Sunday, 2 January 2011
The Sunday Read: The Luminous Life of Lilly Aphrodite - Beatrice Colin
This is an amazing book, and has recently seemed to gain a huge amount of accolade - which, as I discovered, is well-deserved. From the first page, this fanastic novel transported me away from my dull packed train to the seemingly wonderful yet depressing world of Berlin at the turn of the century.
The novel follows the ever-changing life of Lilly Aphrodite (possibly the most wonderful name for a heroine that I've ever come across), complexly juxtaposing desperation and poverty with glamour and fame. Although a work of fiction, the book is nonetheless historically realistic and offers the reader a highly plausible insight into the capital of Germany under the Weimar Republic. It was, by all accounts, a time of extreme hardship, which to the author's credit, Lilly's life reflects - she is raised in an orphanage, raped by wealthy employers, and spends much of the novel surviving on next to no food. While this admittedly could have made for a rather dreary read (indeed, at times it's hard not to feel quite depressed by the girl's desperate situation), the author offers the reader some light relief in its uplifting focus on Lilly's career, as she emerges as a glamorous and successful black and white film actress.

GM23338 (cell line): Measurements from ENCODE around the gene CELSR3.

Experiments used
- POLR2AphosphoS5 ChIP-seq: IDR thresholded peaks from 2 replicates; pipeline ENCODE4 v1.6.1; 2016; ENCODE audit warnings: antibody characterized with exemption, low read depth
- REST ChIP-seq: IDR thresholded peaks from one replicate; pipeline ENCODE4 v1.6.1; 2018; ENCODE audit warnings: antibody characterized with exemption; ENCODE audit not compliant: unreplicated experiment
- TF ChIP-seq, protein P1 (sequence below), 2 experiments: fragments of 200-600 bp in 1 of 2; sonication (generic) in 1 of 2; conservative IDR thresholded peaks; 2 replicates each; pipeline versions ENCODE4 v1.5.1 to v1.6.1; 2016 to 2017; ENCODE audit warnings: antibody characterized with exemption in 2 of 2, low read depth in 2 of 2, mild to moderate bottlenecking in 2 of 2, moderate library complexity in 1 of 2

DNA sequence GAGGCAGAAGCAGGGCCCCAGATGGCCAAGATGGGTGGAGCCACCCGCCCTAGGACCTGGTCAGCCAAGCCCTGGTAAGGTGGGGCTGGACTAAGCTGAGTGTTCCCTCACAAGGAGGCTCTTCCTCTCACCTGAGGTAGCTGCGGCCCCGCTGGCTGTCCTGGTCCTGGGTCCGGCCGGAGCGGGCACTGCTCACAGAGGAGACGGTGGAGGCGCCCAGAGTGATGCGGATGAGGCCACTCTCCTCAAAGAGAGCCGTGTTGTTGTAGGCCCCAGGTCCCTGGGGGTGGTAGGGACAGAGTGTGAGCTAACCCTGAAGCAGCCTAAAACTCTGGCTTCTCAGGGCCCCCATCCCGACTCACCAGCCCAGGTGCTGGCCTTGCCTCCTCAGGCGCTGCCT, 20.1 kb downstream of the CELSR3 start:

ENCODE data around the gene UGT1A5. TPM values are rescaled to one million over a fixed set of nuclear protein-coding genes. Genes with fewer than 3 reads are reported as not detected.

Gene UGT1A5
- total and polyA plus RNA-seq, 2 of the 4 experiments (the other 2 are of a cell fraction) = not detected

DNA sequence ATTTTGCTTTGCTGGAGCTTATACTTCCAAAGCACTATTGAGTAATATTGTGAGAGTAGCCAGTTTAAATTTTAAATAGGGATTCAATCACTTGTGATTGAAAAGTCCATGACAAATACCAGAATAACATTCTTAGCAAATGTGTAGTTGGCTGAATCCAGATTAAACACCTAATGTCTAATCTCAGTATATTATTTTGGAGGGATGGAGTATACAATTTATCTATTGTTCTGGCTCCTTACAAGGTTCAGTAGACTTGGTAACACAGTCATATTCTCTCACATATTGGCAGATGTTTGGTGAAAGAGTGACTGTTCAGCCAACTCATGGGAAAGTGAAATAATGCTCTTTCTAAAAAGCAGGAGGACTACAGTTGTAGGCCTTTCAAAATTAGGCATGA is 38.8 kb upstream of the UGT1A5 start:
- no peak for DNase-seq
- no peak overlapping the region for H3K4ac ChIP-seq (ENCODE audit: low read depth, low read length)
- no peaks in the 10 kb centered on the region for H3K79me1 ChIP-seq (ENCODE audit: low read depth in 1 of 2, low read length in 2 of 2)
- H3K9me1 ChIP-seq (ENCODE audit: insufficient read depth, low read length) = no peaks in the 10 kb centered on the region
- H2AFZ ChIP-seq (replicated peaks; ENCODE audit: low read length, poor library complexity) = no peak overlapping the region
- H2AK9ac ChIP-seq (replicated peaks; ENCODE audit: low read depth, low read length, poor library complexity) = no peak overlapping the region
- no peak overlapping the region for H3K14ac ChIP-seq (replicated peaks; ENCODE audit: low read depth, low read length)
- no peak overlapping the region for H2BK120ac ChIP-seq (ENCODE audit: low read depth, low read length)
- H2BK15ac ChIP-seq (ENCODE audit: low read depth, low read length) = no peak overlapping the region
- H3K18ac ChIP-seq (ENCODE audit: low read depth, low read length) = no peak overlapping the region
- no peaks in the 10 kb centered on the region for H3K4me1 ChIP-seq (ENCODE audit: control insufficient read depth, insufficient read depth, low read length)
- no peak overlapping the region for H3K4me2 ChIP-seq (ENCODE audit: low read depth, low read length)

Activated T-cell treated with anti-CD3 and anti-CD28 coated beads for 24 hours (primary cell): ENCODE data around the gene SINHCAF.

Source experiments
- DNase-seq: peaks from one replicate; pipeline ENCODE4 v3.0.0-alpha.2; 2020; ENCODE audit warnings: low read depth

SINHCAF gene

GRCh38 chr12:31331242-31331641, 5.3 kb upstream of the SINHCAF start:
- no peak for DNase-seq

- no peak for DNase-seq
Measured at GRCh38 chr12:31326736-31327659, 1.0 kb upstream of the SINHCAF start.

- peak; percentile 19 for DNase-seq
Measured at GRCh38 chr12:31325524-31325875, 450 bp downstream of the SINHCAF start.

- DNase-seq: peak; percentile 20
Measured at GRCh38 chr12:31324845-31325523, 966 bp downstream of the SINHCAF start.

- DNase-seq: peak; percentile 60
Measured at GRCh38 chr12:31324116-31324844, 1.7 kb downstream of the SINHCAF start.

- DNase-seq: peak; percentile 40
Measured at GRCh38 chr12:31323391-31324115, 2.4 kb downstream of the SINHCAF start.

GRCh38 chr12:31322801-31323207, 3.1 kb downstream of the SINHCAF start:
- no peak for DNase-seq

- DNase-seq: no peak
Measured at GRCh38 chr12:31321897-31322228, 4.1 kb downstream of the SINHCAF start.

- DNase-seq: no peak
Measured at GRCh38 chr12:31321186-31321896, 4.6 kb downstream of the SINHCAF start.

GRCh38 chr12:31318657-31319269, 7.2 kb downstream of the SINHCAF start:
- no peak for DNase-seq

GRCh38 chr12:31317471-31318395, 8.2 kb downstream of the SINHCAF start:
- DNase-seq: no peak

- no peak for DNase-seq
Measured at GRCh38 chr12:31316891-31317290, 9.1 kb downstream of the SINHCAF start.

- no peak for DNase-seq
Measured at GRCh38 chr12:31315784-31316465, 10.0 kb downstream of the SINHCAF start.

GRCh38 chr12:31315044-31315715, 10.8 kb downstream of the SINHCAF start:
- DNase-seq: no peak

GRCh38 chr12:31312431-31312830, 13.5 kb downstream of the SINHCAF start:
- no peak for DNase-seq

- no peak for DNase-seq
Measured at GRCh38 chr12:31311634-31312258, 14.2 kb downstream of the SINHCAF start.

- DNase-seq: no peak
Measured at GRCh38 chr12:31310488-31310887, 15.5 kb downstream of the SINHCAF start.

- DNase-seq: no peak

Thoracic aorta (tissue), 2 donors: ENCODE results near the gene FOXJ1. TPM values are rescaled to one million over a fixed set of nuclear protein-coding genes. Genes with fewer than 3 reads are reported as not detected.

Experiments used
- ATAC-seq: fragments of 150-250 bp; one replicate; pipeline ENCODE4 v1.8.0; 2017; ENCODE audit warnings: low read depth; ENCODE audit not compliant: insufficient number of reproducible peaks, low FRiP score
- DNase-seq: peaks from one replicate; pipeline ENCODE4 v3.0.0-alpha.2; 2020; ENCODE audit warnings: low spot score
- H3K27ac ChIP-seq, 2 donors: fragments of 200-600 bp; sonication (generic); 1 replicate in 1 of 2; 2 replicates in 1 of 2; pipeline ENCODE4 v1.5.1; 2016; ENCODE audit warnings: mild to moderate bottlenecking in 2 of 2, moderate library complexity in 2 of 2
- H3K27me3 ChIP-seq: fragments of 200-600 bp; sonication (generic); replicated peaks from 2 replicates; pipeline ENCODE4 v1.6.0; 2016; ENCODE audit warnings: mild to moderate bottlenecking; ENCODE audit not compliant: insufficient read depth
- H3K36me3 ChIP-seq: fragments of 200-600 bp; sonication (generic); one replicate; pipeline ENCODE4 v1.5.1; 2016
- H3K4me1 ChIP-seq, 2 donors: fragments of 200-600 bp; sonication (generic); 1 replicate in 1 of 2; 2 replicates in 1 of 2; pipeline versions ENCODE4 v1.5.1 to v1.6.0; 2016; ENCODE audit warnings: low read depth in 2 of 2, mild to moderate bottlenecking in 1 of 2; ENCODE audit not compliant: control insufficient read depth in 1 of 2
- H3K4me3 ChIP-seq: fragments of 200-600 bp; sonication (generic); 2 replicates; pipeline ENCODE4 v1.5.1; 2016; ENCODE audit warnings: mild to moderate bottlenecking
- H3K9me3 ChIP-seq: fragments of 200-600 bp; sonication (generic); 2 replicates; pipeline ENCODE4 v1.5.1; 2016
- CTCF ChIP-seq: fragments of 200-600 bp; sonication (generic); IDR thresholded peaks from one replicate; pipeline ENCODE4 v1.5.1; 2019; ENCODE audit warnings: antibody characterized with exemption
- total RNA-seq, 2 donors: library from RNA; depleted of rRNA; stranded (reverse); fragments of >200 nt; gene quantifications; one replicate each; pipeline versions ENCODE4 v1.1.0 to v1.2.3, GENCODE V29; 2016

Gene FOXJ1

Ultimately, it is with this increasing portrayal of her infamy in society that the novel begins to lose its sense of realism and probably its high level of impact upon the reader, but all in all this story offers a powerful message about growing up in a time and place which seems to be all too often overlooked in literature. Lilly lives in desperately hard circumstances, and her story is predominantly one of extreme suffering, mixed with a passionate yet ultimately failing romance, and rather a lot of glitz and glamour.
Beautifully written, this is really one of those books that you just need to read.